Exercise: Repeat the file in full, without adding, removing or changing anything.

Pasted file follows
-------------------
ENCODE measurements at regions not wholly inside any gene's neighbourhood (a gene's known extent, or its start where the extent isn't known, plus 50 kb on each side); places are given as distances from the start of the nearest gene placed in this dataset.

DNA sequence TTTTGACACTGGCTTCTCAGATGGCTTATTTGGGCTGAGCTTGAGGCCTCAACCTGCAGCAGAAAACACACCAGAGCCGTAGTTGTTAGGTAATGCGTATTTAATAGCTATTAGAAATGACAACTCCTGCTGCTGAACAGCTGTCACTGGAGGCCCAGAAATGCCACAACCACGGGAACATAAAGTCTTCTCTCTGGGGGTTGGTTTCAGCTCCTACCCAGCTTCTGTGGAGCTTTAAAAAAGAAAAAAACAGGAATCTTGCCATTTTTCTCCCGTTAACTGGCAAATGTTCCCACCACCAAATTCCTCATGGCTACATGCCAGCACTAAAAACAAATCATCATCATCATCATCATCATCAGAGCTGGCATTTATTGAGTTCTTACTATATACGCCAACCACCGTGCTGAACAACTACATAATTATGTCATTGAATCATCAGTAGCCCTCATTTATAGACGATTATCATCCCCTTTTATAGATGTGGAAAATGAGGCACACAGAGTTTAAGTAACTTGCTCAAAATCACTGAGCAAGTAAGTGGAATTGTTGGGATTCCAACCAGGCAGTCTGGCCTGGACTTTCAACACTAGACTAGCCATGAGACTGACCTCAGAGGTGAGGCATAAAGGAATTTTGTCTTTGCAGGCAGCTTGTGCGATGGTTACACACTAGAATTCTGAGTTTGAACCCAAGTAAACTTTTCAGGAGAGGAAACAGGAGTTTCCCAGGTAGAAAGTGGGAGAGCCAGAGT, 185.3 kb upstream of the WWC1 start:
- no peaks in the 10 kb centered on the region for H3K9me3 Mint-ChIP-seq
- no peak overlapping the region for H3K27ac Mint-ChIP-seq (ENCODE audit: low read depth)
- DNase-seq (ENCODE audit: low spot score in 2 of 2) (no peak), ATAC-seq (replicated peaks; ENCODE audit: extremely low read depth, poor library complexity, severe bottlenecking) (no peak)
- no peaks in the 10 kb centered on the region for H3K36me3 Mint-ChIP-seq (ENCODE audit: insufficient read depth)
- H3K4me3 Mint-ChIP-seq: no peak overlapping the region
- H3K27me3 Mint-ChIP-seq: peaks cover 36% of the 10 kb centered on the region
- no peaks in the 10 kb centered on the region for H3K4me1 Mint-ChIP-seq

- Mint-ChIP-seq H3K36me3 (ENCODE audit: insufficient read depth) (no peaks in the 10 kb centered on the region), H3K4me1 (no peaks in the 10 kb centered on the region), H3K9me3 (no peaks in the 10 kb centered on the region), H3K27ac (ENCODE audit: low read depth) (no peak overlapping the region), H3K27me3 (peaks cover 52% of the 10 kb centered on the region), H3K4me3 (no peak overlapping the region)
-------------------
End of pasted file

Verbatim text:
ENCODE measurements at regions not wholly inside any gene's neighbourhood (a gene's known extent, or its start where the extent isn't known, plus 50 kb on each side); places are given as distances from the start of the nearest gene placed in this dataset.

DNA sequence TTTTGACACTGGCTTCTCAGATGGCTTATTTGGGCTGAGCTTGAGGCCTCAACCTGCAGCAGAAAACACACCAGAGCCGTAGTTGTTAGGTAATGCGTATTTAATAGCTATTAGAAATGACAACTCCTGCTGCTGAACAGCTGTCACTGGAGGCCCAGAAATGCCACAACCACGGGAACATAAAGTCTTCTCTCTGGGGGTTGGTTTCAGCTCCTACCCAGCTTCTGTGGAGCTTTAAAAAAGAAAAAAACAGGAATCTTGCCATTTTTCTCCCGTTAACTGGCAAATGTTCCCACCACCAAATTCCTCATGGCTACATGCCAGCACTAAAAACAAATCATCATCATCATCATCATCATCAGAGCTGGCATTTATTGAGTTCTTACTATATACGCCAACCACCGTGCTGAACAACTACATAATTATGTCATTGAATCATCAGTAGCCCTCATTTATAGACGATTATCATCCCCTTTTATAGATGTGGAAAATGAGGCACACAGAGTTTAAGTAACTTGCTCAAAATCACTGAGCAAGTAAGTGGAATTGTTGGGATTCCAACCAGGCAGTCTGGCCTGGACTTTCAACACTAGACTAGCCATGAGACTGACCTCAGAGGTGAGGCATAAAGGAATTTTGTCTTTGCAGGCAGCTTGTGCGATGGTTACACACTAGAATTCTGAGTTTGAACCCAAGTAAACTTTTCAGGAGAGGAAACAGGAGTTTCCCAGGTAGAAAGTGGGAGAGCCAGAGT, 185.3 kb upstream of the WWC1 start:
- no peaks in the 10 kb centered on the region for H3K9me3 Mint-ChIP-seq
- no peak overlapping the region for H3K27ac Mint-ChIP-seq (ENCODE audit: low read depth)
- DNase-seq (ENCODE audit: low spot score in 2 of 2) (no peak), ATAC-seq (replicated peaks; ENCODE audit: extremely low read depth, poor library complexity, severe bottlenecking) (no peak)
- no peaks in the 10 kb centered on the region for H3K36me3 Mint-ChIP-seq (ENCODE audit: insufficient read depth)
- H3K4me3 Mint-ChIP-seq: no peak overlapping the region
- H3K27me3 Mint-ChIP-seq: peaks cover 36% of the 10 kb centered on the region
- no peaks in the 10 kb centered on the region for H3K4me1 Mint-ChIP-seq

- Mint-ChIP-seq H3K36me3 (ENCODE audit: insufficient read depth) (no peaks in the 10 kb centered on the region), H3K4me1 (no peaks in the 10 kb centered on the region), H3K9me3 (no peaks in the 10 kb centered on the region), H3K27ac (ENCODE audit: low read depth) (no peak overlapping the region), H3K27me3 (peaks cover 52% of the 10 kb centered on the region), H3K4me3 (no peak overlapping the region)